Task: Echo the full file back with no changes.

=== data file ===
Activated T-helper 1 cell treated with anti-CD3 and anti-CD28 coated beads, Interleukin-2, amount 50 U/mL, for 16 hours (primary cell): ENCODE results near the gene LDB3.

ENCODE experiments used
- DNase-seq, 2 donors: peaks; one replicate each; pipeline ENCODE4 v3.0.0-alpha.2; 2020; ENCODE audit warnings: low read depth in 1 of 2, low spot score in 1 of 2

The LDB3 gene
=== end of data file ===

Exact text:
Activated T-helper 1 cell treated with anti-CD3 and anti-CD28 coated beads, Interleukin-2, amount 50 U/mL, for 16 hours (primary cell): ENCODE results near the gene LDB3.

ENCODE experiments used
- DNase-seq, 2 donors: peaks; one replicate each; pipeline ENCODE4 v3.0.0-alpha.2; 2020; ENCODE audit warnings: low read depth in 1 of 2, low spot score in 1 of 2

The LDB3 gene